The Daily Mail is a British daily middle-market newspaper published in London in a tabloid format. Founded in 1896, it is the United Kingdom's second-biggest-selling daily newspaper after The Sun. Its sister paper The Mail on Sunday was launched in 1982, while Scottish and Irish editions of the daily paper were launched in 1947 and 2006 respectively. Content from the paper appears on the MailOnline website, although the website is managed separately and has its own editor.The paper is owned by the Daily Mail and General Trust. Jonathan Harmsworth, 4th Viscount Rothermere, a great-grandson of one of the original co-founders, is the current chairman and controlling shareholder of the Daily Mail and General Trust, while day-to-day editorial decisions for the newspaper are usually made by a team led by the editor, Geordie Greig, who succeeded Paul Dacre in September 2018.A survey in 2014 found the average age of its reader was 58, and it had the lowest demographic for 15- to 44-year-olds among the major British dailies. Uniquely for a British daily newspaper, it has a majority female readership with women making up 52–55% of its readers. It had an average daily circulation of 1,222,611 copies in November 2018. Between July and December 2013 it had an average daily readership of approximately 3.951 million, of whom approximately 2.503 million were in the ABC1 demographic and 1.448 million in the C2DE demographic. Its website has more than 100 million unique visitors per month.The Daily Mail has been widely criticised for its unreliability, as well as printing of sensationalist and inaccurate scare stories of science and medical research, and for copyright violations.The Daily Mail has won a number of awards, including receiving the National Newspaper of the Year award from the British Press Awards seven times since 1995.Journalist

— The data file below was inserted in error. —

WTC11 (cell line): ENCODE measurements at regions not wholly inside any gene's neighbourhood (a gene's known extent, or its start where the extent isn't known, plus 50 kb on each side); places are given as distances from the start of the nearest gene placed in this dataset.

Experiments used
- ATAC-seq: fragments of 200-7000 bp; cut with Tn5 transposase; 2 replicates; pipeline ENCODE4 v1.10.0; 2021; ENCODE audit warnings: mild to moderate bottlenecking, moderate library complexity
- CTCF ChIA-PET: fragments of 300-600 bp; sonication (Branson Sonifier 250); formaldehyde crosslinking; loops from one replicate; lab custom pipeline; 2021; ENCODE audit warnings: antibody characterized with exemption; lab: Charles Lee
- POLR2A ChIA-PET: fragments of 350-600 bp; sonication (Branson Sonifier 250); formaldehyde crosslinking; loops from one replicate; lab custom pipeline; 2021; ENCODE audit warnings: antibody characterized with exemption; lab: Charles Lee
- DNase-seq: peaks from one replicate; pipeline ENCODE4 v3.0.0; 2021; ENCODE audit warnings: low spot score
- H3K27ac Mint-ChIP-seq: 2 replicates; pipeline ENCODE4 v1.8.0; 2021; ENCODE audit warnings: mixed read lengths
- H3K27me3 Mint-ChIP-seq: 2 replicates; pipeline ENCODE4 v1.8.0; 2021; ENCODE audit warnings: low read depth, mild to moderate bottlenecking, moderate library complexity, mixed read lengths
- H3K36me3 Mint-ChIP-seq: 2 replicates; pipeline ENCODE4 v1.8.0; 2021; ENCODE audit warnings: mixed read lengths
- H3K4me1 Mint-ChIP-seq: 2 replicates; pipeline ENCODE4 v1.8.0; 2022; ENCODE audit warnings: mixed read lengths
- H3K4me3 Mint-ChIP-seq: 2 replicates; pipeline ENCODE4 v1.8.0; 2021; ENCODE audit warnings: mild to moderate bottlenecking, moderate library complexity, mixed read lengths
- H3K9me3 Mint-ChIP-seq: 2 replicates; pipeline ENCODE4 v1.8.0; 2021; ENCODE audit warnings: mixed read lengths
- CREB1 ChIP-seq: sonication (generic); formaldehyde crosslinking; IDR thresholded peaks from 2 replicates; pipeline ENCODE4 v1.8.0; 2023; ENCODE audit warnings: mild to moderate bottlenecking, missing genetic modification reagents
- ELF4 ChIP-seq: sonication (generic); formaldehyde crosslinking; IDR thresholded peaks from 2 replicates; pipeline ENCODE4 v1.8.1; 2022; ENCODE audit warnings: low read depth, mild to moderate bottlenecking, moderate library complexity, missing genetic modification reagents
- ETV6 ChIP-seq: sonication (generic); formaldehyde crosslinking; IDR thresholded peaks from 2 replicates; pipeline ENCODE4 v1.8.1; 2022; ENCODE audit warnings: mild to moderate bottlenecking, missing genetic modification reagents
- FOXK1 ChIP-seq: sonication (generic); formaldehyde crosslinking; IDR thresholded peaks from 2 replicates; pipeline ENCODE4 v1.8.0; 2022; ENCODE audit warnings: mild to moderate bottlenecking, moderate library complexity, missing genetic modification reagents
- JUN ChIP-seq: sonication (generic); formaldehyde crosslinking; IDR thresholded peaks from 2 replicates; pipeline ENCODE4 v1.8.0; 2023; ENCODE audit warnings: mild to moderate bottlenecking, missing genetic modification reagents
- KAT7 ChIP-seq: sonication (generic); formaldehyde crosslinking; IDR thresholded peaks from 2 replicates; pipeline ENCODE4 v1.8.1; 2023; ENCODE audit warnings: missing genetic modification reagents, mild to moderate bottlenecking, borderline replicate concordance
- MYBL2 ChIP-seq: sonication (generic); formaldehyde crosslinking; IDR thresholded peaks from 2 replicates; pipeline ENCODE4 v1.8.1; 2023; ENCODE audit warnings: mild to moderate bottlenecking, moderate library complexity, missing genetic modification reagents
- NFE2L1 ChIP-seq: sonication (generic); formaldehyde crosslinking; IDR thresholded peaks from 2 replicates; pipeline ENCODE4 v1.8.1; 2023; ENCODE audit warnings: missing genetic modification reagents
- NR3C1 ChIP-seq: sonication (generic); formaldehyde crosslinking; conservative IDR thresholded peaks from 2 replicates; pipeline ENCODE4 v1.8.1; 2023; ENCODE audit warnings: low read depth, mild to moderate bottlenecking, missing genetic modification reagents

A journalist is a person who collects, writes, or distributes news or other current information to the public. A journalist's work is called journalism. A journalist can work with general issues or specialize in certain issues. However, most journalists tend to specialize, and by cooperating with other journalists, produce journals that span many topics. For example, a sports journalist covers news within the world of sports, but this journalist may be a part of a newspaper that covers many different topics.Politico
Politico, known originally as The Politico, is an American political journalism company based in Arlington County, Virginia, that covers politics and policy in the United States and internationally. It distributes content through its website, television, printed newspapers, radio, and podcasts. Its coverage in Washington, D.C., includes the U.S. Congress, lobbying, the media and the presidency.Tabloid (newspaper format)
A tabloid is a newspaper with a compact page size smaller than broadsheet. There is no standard size for this newspaper format.
The term tabloid journalism refers to an emphasis on such topics as sensational crime stories, astrology, celebrity gossip and television, and is not a reference to newspapers printed in this format. Some small-format papers with a high standard of journalism refer to themselves as compact newspapers. Larger newspapers, traditionally associated with higher-quality journalism, are called broadsheets, even if the newspaper is now printed on smaller pages.The Daily Telegraph
The Daily Telegraph, commonly referred to simply as The Telegraph, is a national British daily broadsheet newspaper published in London by Telegraph Media Group and distributed across the United Kingdom and internationally. It was founded by Arthur B. Sleigh in 1855 as Daily Telegraph & Courier.